Rashid Khalidi, Edward Said Professor of Arab Studies at Columbia University, is the editor of the Journal of Palestine Studies. He is the author of several journal articles and books, most recently Brokers of Deceit: How the U.S. Has Undermined Peace in the Middle East.


  1. This will not end well for Israel in the long run. Peoples around world, including ever increasing numbers of enlightened Jews, especially youth, are seeing the Zionist entity for the racist, fascistic monster it is.

  2. A short comment/observation:
    In the one but last paragraph it is mentioned that resolution 181 “entitled” the Palestinians to a state ………..
    It is Israel and public opinion in a great part of the world that acted as if resolution 181 provided an entitlement. However 181 was just a proposal, it is not up to the UNGA to divide land and/or to provide a title to land. Especially not when this goes against the wishes of the majority of the original population.
    Resolution 181 asked the Security Council to to take relevant action and look into possible inoplementation, but the SC did not act.

    • True, the UN did not act. One reason was Britain’s refusal to hand anything over to the UN. A second reason the UN could not act was the Arabs starting the Palestinian Civil War immediately following the partition vote.

      • Let’s not argue about who started the war, but that a war broke out is true. And that should have urged the Security Council to act.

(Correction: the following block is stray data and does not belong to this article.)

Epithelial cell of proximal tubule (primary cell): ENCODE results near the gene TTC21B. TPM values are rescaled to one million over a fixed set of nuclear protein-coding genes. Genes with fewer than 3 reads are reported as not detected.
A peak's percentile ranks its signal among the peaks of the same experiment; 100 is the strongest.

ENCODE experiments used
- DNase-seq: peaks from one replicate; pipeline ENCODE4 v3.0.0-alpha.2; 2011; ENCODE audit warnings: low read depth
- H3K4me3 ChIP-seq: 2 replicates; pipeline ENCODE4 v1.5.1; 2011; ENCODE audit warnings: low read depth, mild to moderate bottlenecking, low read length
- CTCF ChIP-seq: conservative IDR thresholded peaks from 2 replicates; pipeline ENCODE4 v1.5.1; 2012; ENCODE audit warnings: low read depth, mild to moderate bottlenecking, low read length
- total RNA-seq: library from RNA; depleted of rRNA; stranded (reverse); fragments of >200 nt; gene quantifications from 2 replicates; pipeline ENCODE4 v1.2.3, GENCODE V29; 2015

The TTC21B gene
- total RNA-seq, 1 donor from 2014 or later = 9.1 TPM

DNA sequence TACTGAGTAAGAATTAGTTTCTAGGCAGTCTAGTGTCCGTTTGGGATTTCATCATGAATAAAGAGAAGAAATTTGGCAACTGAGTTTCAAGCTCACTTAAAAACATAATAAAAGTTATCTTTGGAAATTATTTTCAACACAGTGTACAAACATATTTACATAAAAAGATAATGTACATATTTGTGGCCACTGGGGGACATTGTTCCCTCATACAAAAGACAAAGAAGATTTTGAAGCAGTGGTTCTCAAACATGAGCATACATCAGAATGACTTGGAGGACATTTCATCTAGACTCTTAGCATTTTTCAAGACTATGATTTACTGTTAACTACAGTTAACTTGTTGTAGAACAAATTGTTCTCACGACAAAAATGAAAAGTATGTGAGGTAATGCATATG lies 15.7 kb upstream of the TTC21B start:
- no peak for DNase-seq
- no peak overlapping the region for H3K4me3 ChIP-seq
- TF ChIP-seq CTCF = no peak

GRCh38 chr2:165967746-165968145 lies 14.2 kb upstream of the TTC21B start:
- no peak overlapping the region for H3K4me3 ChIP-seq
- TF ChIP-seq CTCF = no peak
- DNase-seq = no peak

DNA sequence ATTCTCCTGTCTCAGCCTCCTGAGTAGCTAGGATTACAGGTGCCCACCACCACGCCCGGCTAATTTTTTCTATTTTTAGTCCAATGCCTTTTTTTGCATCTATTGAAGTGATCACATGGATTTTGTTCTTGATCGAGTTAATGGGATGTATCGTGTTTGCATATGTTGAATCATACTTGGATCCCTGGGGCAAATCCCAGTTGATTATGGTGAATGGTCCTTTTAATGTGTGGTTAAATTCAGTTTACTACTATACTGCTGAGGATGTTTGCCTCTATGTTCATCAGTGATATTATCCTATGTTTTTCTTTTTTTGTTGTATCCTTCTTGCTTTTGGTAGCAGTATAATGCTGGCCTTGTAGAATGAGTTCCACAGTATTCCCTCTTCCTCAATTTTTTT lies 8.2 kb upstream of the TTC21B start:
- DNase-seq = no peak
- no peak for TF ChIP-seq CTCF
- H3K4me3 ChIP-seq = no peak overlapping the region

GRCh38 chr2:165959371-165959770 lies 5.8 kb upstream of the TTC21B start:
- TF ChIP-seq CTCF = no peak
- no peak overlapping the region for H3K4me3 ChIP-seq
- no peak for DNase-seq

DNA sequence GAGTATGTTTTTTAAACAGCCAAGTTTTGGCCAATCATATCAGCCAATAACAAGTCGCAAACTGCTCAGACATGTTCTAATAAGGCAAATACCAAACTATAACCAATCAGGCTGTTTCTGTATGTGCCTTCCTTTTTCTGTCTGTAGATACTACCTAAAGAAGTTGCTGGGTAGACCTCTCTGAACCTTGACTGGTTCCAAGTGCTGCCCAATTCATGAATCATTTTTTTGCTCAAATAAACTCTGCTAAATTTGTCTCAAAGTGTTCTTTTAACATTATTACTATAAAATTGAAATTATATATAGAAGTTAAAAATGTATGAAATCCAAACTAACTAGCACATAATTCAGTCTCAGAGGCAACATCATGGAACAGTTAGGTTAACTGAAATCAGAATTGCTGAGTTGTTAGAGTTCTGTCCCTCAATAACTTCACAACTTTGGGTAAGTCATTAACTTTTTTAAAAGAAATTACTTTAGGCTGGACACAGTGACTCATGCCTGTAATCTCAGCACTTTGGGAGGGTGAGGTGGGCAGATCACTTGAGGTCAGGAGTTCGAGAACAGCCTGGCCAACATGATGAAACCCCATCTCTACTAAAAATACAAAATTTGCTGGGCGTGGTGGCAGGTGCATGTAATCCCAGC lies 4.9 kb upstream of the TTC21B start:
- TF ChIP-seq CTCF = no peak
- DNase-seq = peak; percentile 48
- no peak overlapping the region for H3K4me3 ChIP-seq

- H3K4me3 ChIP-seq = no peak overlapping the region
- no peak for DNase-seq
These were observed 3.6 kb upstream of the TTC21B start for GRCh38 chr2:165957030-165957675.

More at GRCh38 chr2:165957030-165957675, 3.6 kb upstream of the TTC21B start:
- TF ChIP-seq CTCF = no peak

3. The United States has not been a broker of peace since Israel was founded in 1948 by a flawed UN resolution that did not consult its original inhabitants or have a basis in Law or Justice. The US has been a protector, armer, funder and nanny for Israel and has placed Israel first, often in conflict with its own interests.
    Palestine has been home for people of the three faiths for centuries. The claim of Jerusalem as the eternal capital of israel for 3000 years is another invention. Jewish tribes lived among other tribes and over the years, people converted and assimilated together. Making an eternal claim of Jerusalem on the basis of King David’s reign for one generation cannot trump hunfpdreds of generations. Jerusalem and indeed all of Palestine belongs to all its people, equally and, as the birthplace of the three great religions, Chirsitianity, Islam and Judaism, it belongs in Trust to the whole world.
    Besides, peace cannot be brokered like a bag of goods between a buyer and a seller.
    To get Peace, we must have Justice.

    • The commission that proposed the partition resolution certainly did consult with the Arab living in British Mandate Palestine. As for a basis in law, the UN makes international law all of the time. As for the US, when it acts contrary to national interest, it is acting according to national values. The US will always support a liberal democracy over a dictatorship.

      King Solomon also ruled from Jerusalem. As for placing Jerusalem in a trust, that is not the will of the Arabs of the Palestinian region.

  4. The Khazar_Jewish-Zionists_controlled U.S. Government is enemy# 1 of the Palestinian nation. Without its huge endless support of the Khazar Jewish Nazi settlers entity “Israel”, there would be no “Israel”

  5. In his speech on Jerusalem Mr. Trump has stipulated that he was not endorsing any borders of Jerusalem. In this article Mr Khalidi concluded that Trump meant all of Jerusalem to be the capital of Israel.

    • Indeed. It is a shame that pundits stir up violence by pontificating over what was not said. Rather than support Palestinians, Khalidi is selling them out.

  6. One of the best articles written along with the comments of Tameem Albarghouti the palestinian poet and going hand in hand